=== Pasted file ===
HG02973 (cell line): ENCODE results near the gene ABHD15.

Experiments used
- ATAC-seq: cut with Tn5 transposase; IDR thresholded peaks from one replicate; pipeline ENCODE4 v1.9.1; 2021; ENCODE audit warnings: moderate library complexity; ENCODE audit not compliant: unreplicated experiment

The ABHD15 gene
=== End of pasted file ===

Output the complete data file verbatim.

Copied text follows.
HG02973 (cell line): ENCODE results near the gene ABHD15.

Experiments used
- ATAC-seq: cut with Tn5 transposase; IDR thresholded peaks from one replicate; pipeline ENCODE4 v1.9.1; 2021; ENCODE audit warnings: moderate library complexity; ENCODE audit not compliant: unreplicated experiment

The ABHD15 gene